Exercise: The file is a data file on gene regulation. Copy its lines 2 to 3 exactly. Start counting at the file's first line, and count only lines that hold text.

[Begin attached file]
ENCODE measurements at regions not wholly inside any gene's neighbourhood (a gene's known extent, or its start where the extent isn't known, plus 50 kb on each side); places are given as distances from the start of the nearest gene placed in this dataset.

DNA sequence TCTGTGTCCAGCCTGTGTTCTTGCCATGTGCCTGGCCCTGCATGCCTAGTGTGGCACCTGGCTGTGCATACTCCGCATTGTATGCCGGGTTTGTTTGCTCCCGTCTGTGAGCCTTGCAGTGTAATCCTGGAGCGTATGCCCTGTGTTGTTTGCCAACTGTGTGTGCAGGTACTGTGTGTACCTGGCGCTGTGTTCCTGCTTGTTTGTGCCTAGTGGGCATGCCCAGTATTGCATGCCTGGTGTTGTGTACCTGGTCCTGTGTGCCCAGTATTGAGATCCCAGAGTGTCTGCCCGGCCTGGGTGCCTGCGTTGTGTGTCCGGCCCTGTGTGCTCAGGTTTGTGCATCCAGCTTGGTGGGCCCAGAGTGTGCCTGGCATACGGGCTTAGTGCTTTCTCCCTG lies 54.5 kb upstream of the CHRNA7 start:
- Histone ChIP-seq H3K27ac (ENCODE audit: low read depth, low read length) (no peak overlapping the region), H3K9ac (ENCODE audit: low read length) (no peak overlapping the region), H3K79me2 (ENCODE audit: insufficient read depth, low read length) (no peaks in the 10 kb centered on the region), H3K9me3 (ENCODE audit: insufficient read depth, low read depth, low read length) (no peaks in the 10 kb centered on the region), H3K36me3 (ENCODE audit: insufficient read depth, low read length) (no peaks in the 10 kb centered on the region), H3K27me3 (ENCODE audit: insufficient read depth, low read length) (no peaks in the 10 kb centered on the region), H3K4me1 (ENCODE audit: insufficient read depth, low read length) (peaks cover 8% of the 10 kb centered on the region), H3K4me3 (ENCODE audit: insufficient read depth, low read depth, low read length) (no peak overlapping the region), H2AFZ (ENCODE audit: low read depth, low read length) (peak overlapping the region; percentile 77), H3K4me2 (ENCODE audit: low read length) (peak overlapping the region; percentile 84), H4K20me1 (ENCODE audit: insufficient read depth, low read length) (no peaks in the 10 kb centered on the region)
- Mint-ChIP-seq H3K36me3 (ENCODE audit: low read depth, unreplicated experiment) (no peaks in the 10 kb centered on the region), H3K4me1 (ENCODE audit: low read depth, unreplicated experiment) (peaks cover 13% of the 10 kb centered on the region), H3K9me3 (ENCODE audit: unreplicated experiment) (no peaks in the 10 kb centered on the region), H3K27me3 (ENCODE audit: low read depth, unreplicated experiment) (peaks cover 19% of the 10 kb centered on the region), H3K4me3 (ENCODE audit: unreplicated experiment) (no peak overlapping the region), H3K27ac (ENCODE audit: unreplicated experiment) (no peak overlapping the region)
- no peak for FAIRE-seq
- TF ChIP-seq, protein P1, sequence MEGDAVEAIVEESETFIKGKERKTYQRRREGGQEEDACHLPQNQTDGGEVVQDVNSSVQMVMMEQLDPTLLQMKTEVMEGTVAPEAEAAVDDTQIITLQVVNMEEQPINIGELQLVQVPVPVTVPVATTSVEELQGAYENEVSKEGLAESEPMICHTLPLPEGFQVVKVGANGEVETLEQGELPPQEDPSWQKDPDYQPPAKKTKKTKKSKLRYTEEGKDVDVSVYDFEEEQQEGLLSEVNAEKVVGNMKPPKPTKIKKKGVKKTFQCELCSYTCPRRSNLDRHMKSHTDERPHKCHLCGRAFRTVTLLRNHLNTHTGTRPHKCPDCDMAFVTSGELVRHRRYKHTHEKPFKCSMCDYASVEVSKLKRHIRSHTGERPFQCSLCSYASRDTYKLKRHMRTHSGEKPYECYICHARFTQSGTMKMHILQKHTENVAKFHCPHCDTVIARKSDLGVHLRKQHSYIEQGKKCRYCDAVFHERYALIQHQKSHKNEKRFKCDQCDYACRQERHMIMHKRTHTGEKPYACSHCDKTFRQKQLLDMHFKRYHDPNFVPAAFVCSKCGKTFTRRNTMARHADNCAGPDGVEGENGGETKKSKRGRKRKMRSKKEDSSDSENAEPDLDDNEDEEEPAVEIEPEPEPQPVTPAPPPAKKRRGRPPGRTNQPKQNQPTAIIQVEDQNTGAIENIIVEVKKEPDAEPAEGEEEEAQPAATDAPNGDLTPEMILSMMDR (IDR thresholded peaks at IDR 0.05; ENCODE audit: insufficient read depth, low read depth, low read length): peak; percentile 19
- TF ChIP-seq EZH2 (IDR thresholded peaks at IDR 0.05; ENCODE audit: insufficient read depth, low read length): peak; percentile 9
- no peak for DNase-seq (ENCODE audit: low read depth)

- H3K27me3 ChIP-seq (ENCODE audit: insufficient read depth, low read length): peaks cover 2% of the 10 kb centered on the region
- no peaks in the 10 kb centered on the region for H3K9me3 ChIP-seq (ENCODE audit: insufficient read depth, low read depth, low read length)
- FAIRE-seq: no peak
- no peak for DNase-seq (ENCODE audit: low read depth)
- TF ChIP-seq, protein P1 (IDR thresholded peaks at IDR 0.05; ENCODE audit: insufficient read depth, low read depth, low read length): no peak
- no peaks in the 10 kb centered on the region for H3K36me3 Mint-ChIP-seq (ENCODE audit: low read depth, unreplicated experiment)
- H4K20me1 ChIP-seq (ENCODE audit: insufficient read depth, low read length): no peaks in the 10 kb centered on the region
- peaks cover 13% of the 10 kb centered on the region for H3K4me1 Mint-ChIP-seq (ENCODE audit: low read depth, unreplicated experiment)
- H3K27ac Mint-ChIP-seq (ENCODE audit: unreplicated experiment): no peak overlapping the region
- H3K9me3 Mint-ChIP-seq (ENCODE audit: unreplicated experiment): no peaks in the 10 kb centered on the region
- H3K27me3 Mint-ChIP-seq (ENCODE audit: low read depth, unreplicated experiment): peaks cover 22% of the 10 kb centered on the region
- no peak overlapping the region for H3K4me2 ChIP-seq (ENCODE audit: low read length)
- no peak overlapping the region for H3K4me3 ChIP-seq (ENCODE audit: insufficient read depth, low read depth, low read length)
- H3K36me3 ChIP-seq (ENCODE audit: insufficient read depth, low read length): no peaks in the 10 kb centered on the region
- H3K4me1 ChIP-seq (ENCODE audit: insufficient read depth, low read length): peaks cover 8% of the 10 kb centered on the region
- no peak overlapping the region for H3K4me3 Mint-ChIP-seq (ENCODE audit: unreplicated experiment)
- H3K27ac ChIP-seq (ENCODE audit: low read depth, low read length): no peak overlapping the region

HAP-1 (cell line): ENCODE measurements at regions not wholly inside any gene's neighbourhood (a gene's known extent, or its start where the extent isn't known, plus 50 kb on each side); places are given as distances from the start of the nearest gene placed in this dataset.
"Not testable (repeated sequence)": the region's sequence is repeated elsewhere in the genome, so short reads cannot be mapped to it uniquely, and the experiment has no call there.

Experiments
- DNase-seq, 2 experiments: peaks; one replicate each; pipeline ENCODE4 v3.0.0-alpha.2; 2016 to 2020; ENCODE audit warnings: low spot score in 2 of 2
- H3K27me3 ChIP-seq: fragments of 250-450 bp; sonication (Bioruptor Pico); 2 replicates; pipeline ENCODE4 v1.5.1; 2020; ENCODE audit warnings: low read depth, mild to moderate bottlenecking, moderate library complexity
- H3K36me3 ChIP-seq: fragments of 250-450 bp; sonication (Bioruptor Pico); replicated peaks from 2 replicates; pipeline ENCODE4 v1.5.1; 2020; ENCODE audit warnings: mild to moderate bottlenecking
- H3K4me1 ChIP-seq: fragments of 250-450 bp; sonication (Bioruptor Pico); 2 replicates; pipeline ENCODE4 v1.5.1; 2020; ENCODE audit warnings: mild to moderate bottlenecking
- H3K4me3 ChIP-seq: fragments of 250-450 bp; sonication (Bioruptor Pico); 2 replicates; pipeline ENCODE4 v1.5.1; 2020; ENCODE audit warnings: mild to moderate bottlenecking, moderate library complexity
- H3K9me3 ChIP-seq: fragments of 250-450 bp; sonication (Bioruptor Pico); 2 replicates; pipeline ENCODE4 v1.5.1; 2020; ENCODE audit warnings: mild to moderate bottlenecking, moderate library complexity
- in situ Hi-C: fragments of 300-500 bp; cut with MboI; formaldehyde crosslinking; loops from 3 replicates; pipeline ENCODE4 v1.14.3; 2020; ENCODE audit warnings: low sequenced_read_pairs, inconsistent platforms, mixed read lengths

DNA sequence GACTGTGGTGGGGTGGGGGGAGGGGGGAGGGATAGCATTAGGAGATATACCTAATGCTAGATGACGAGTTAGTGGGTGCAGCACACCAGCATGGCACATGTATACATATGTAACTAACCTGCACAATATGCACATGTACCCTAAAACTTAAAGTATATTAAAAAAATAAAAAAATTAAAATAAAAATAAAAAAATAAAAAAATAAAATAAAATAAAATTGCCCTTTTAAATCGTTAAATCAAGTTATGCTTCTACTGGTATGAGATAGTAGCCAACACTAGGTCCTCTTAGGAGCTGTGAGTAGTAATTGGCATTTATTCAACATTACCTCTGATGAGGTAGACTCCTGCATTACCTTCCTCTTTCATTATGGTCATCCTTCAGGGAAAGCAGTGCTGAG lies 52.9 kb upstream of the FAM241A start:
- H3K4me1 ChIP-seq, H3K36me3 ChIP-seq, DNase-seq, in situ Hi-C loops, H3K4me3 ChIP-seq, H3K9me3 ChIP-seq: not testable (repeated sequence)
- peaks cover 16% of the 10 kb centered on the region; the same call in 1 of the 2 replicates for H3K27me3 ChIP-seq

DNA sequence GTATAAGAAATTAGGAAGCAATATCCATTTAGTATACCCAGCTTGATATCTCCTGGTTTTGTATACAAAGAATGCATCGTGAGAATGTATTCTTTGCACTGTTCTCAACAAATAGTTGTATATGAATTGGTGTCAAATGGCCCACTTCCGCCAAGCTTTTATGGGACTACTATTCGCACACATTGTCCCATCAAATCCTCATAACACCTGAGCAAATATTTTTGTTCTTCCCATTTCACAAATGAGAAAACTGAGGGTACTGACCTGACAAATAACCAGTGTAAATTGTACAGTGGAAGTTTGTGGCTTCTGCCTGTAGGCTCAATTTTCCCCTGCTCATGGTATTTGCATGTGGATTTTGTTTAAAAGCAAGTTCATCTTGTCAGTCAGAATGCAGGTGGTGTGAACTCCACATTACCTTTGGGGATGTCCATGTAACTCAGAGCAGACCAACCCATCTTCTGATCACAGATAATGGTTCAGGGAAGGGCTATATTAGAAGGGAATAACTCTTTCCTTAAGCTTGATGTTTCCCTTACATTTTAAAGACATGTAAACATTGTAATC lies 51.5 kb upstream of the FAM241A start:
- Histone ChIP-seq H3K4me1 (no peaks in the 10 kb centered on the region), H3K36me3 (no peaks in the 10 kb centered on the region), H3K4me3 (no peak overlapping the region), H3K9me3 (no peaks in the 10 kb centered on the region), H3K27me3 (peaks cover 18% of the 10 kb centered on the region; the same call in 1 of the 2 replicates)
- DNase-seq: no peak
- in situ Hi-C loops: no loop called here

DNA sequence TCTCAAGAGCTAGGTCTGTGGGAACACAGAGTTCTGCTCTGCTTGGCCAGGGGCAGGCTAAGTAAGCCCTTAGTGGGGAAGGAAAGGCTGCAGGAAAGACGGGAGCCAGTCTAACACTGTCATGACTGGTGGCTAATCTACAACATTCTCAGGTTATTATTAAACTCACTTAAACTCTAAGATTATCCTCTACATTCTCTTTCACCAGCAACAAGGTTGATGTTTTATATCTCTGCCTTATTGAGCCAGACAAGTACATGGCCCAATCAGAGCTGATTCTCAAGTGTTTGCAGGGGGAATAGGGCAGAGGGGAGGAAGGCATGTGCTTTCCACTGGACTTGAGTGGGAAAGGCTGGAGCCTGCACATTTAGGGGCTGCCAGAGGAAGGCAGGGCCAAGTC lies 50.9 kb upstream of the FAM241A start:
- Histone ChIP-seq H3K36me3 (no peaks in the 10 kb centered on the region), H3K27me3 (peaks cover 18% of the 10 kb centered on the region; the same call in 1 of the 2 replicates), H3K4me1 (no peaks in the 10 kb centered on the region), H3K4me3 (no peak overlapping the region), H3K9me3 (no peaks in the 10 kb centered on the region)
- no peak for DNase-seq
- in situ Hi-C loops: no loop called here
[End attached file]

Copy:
DNA sequence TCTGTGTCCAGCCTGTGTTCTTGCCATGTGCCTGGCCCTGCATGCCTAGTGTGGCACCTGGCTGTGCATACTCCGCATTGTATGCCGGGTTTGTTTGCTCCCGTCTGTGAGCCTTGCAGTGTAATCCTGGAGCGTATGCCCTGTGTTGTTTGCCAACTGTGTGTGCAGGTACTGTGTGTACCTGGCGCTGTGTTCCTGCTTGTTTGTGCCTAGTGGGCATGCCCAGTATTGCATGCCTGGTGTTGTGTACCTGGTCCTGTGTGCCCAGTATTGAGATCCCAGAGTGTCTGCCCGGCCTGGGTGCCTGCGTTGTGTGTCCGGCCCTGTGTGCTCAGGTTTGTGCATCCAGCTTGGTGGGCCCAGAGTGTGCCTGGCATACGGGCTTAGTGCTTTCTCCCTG lies 54.5 kb upstream of the CHRNA7 start:
- Histone ChIP-seq H3K27ac (ENCODE audit: low read depth, low read length) (no peak overlapping the region), H3K9ac (ENCODE audit: low read length) (no peak overlapping the region), H3K79me2 (ENCODE audit: insufficient read depth, low read length) (no peaks in the 10 kb centered on the region), H3K9me3 (ENCODE audit: insufficient read depth, low read depth, low read length) (no peaks in the 10 kb centered on the region), H3K36me3 (ENCODE audit: insufficient read depth, low read length) (no peaks in the 10 kb centered on the region), H3K27me3 (ENCODE audit: insufficient read depth, low read length) (no peaks in the 10 kb centered on the region), H3K4me1 (ENCODE audit: insufficient read depth, low read length) (peaks cover 8% of the 10 kb centered on the region), H3K4me3 (ENCODE audit: insufficient read depth, low read depth, low read length) (no peak overlapping the region), H2AFZ (ENCODE audit: low read depth, low read length) (peak overlapping the region; percentile 77), H3K4me2 (ENCODE audit: low read length) (peak overlapping the region; percentile 84), H4K20me1 (ENCODE audit: insufficient read depth, low read length) (no peaks in the 10 kb centered on the region)